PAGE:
JFK crowds
Airline passengers wait in a large line at Terminal 8 in New York's John F. Kennedy International Airport. The U.S. Travel Association believes JFK desperately needs to modernize its infrastructure to keep up with demand. Reuters

In less than a week, more than 3 million Americans will overwhelm airports across the nation as they head home for Thanksgiving in the busiest travel weekend of the year. It’s a daunting thought, but the researchers behind a pair of reports released by the U.S. Travel Association this week offer an even scarier one: This nightmare airport scenario each Thanksgiving, they say, could be a year-round reality at nearly all of the top 50 U.S. airports within a decade.

According to U.S. Travel, passenger volume the Wednesday before Thanksgiving is 130 percent to 259 percent higher than on the average day. Conversely, the Federal Aviation Administration estimates that U.S. airports will serve roughly 800 million passengers in 2016 and 1 billion by 2027.

"Travel has been one of the leading sectors of the economic recovery, but that success won't be sustainable unless our infrastructure keeps pace," U.S. Travel President and CEO Roger Dow explained. "Every projection holds that the demand for travel will continue to dramatically rise, which portends terrific things for the growth of jobs and tax revenues. But that rising demand will be stifled without a significant effort to modernize infrastructure, and unfortunately the moment of greatest need has already arrived."

U.S. Travel warns in its new report that domestic air-travel infrastructure is in bad shape, and congestion is virtually unavoidable if demand continues on its current pace. The trade group’s researchers analyzed passenger volume and growth data at the nation’s top 30 airports, which account for 70 percent of total passenger enplanements, to calculate how soon the average day would resemble the busiest travel days of 2012.

In just five years, the “Thanksgiving in the Skies” report forebodes, 24 of the top 30 U.S. airports will experience passenger levels equal to the Wednesday before Thanksgiving at least one day during the average week. One in five major airports -- including John F. Kennedy in New York, McCarran International in Las Vegas, Orlando International and Chicago Midway International -- already experience Thanksgiving-like congestion at least once a week.

U.S. Travel believes that pre-Thanksgiving congestion will become the new normal two days each week at 25 of the nation’s top 30 airports within the next decade. In 15 years, every other day will feel like the Wednesday before Thanksgiving at more than half of America’s largest airports.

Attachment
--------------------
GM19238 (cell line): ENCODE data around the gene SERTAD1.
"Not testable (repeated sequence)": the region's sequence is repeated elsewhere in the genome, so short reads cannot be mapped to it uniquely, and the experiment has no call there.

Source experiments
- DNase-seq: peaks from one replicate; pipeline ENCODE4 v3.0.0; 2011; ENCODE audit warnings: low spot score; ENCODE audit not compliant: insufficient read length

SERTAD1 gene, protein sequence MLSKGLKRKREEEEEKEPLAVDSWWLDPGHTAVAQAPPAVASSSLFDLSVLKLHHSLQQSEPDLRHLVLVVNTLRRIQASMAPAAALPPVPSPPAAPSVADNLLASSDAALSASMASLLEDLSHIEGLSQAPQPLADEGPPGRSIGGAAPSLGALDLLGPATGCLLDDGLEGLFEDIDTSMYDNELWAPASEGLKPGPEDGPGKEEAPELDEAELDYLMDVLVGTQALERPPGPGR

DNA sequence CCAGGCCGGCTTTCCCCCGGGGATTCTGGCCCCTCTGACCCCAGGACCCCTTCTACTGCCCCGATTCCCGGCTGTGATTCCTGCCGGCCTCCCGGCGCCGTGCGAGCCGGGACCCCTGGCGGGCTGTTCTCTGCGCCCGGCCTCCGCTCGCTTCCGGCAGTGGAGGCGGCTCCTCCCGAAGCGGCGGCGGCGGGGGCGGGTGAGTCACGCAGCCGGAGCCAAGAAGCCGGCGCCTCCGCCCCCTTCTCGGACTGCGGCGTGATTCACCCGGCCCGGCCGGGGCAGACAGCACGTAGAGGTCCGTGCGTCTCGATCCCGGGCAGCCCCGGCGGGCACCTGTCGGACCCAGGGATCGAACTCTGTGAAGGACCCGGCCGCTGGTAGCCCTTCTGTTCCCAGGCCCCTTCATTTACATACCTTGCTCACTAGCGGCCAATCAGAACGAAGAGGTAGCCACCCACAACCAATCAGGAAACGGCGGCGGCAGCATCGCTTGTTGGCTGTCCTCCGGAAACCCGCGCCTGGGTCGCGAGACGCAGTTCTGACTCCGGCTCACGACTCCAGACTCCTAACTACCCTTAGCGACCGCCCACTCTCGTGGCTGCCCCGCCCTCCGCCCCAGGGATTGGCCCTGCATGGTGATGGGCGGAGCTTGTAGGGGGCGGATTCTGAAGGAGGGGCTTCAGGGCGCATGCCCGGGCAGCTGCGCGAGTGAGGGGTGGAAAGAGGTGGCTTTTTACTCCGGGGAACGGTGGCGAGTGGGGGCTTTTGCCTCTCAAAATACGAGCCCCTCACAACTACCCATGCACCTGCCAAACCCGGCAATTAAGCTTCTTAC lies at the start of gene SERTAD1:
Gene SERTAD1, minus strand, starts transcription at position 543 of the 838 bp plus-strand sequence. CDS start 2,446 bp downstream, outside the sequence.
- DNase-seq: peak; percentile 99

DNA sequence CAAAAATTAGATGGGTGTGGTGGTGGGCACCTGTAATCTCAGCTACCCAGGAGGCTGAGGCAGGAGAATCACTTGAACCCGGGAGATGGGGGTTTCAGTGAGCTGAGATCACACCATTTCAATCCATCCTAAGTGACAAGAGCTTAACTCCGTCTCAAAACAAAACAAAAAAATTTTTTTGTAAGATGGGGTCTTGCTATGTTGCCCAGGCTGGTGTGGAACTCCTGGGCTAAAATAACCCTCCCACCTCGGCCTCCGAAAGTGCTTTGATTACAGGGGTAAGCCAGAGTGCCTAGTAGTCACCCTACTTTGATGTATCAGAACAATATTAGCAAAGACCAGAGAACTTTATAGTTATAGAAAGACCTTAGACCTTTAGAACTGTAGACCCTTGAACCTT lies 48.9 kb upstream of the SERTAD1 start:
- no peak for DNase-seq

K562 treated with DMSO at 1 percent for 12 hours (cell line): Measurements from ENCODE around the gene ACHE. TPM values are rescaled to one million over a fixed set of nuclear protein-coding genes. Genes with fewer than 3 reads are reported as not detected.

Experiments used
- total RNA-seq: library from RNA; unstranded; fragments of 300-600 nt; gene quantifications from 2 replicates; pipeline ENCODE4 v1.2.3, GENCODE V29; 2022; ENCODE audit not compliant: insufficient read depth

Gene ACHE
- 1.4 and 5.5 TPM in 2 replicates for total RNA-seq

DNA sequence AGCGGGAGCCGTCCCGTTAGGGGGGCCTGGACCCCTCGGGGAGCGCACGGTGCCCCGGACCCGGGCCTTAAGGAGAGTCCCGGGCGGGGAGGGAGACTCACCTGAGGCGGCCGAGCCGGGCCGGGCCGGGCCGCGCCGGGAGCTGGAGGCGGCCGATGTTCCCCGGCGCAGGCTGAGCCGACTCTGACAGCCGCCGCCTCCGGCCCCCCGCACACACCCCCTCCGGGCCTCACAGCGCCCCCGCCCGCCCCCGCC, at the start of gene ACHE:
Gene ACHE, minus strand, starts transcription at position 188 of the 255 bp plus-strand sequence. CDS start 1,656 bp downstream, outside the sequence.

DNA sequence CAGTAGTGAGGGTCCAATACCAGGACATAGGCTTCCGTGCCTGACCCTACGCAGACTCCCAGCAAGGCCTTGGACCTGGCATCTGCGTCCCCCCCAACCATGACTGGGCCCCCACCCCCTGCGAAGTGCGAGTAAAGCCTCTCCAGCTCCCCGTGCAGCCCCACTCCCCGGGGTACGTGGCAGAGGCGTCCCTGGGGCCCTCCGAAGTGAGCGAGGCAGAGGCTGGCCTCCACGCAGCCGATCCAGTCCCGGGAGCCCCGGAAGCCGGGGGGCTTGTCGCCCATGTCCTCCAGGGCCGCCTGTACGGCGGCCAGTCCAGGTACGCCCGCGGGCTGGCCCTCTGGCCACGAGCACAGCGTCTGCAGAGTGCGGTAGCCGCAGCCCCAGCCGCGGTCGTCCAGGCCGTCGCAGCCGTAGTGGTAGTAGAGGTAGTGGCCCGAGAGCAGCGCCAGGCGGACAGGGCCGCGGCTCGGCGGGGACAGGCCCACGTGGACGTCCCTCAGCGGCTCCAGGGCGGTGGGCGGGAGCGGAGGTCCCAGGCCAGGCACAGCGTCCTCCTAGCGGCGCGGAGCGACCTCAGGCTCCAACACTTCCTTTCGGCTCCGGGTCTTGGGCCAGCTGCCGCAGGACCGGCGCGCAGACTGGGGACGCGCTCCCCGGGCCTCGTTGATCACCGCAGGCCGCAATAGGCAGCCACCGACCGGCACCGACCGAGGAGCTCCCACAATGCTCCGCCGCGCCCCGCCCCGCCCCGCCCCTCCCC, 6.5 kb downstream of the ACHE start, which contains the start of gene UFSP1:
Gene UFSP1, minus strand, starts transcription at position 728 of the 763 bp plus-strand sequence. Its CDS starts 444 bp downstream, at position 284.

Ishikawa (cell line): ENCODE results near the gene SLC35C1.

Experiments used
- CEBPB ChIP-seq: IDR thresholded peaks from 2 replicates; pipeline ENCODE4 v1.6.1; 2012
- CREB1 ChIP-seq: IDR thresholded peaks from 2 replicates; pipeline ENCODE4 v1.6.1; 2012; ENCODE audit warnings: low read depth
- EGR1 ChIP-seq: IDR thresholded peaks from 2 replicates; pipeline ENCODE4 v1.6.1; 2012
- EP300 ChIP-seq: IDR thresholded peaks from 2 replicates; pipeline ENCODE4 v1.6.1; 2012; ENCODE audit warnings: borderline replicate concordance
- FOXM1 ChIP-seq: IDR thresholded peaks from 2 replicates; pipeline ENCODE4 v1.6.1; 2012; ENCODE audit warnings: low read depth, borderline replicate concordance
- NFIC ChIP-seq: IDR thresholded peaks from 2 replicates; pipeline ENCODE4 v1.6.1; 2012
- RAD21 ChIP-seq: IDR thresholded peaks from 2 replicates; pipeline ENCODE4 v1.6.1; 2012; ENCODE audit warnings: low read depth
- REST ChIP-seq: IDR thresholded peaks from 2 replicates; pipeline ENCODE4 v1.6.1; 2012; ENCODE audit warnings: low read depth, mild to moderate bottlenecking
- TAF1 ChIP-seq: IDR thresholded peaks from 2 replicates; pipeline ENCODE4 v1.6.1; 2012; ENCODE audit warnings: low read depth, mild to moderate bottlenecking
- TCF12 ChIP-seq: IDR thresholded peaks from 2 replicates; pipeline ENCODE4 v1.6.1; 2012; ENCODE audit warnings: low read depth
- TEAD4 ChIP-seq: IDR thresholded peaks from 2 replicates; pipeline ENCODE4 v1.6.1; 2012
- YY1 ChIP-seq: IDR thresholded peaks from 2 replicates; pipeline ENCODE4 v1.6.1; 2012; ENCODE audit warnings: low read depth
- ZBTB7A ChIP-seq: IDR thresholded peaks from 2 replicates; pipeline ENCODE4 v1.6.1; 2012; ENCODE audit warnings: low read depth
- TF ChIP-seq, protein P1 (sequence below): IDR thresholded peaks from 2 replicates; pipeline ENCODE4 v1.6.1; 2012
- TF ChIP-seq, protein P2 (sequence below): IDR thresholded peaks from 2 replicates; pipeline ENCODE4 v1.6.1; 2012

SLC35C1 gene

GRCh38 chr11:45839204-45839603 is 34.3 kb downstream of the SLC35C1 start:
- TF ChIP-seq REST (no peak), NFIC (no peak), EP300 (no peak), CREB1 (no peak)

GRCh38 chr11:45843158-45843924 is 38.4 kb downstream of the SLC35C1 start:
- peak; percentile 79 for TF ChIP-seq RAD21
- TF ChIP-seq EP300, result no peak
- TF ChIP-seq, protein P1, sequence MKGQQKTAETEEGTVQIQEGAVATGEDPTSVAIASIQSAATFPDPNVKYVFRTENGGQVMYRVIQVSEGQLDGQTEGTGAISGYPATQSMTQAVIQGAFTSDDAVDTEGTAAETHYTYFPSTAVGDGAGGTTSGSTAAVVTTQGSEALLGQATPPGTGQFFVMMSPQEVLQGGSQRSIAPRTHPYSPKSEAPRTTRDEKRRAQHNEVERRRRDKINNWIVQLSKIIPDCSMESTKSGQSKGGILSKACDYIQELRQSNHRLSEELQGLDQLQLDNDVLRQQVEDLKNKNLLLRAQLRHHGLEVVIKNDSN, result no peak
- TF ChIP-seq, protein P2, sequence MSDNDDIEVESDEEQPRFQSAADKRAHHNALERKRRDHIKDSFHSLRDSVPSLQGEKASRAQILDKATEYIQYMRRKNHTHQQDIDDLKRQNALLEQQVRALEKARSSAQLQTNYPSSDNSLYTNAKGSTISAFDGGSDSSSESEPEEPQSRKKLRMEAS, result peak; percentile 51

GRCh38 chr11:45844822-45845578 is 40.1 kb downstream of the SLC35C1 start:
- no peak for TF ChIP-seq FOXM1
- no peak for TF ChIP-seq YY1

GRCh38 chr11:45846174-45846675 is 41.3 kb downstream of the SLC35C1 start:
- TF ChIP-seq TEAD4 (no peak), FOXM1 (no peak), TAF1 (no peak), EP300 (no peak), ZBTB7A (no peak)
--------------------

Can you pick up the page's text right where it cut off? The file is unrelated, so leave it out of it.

An infographic from U.S. Travel shows what year airports will experience Thanksgiving-like congestion at least once a week. US Travel Association
An infographic from U.S. Travel shows what year airports will experience Thanksgiving-like congestion at least twice a week. US Travel Association

So what can be done to avoid this dreadful scenario? That’s the focus of a comparison study called “Addressing Future Capacity Needs in the U.S. Aviation System” from a nonpartisan Washington think tank, the Eno Center for Transportation. Eno looked at six major airports and concluded that a failure to immediately expand capacity could have dire economic effects not only regionally, but also nationwide, given that the U.S. aviation system is responsible for 4.9 to 5.2 percent of the nation’s GDP and about 10 million jobs.

"Over the next decade, delays in our aviation system have the potential to inhibit travel and economic growth, and current federal policies are not structured to effectively address anticipated capacity issues," Eno Center President and CEO Joshua Schank noted. "In our paper, Eno looks at specific airports and the various ways they are capacity constrained, and proposes four policy recommendations that could reduce delays and enable greater economic benefits."

Those recommendations include the following:

-Restructuring the federal Airport Improvement Program to target investment

-Creating a new federal discretionary grant program to address improvements and innovation in airport operations

-Accelerating the delivery of the $40 billion NextGen air-traffic-control modernization program by exploring the idea of separating the air-traffic control and safety functions of the FAA

-Relaxing current federal restrictions on the airport Passenger Facility Charge to enable each airport to raise additional funds for investment

Dow said that Americans would experience firsthand how the U.S. transportation system had fallen from its pedestal as the envy of the world. “We’ve fallen way behind our global competitors,” he lamented. “It has become clear that the federal government can no longer care for our infrastructure on its own. In releasing these studies, the message we are sending is that every option needs to be on the table."

Neither study put a figure on just how much money was needed to solve the congestion problem. Both indicated that Congress remained the biggest roadblock to any progress in speeding up aviation improvements.

The 10 Worst Airports Of The Future

(airport -- year when every day will feel like the Wednesday before Thanksgiving)

No. 1 John F. Kennedy (New York) -- 2022

No. 2 Orlando International -- 2022

No. 3 Chicago Midway -- 2024

No. 4 McCarran International (Las Vegas) -- 2025

No. 5 Fort Lauderdale/Hollywood International -- 2026

No. 6 Honolulu International -- 2026

No. 7 San Diego International -- 2027

No. 8 Miami International -- 2029

No. 9 Tampa International -- 2031

No. 10 Portland International -- 2032